The absence of doctrinal teaching and preaching is certainly one of the causes for the present lamentable ignorance in the Church.
The absence of doctrinal teaching and preaching is certainly one of the causes for the present lamentable ignorance in the Church. But a still more influential cause is found in the failure of the most important of all Christian educational institutions. The most important Christian educational institution is not the pulpit or the school, important as these institutions are; but it is the Christian family. And that institution has to a very large extent ceased to do its work. Where did those of us who have reached middle life really get our knowledge of the Bible? I suppose my experience is the same as that of a good many of us. I did not get my knowledge of the Bible from Sunday School or from any other school, but I got it on Sunday afternoons with my mother at home. And I will venture to say that although my mental ability was certainly of no extraordinary kind I had a better knowledge of the Bible at fourteen years of age than is possessed by many students in the theological Seminaries of the present day. Theological students come for the most part from Christian homes; indeed in very considerable proportion they are children of the manse. Yet when they have finished college and enter the theological Seminary many of them are quite ignorant of the simple contents of the English Bible.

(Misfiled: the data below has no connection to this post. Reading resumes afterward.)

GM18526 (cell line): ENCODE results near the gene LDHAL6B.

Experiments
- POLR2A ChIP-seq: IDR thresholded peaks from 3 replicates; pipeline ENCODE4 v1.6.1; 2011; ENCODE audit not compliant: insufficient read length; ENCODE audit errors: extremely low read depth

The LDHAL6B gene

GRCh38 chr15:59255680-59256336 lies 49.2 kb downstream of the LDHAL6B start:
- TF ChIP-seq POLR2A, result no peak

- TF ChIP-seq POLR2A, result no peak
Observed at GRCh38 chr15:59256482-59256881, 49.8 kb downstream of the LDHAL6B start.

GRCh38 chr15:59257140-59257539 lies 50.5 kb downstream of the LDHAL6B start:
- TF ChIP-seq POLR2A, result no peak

Machen, J. G. (1925). What Is Faith? (pp. 21–22). Grand Rapids, MI; Cambridge, U.K.: William B. Eerdmans Publishing Company.
- Even the devil himself contributes in some way to the glory of God, though contrary to his wish.
- God is the Creator of the wicked, not of their wickedness; He is the Author of their being, but not the Infuser of their sin.
- Fatalism has no place for a personal God.
- How unworthy is it for dust and ashes, kneaded together in time, to strut against the Father of eternity! Much more unworthy for that which is nothing, worse than nothing, to quarrel with that which is only being, and equal himself with him that inhabits eternity.
- God is the most simple being; for that which is first in nature, having nothing beyond it, cannot by any means be thought to be compounded.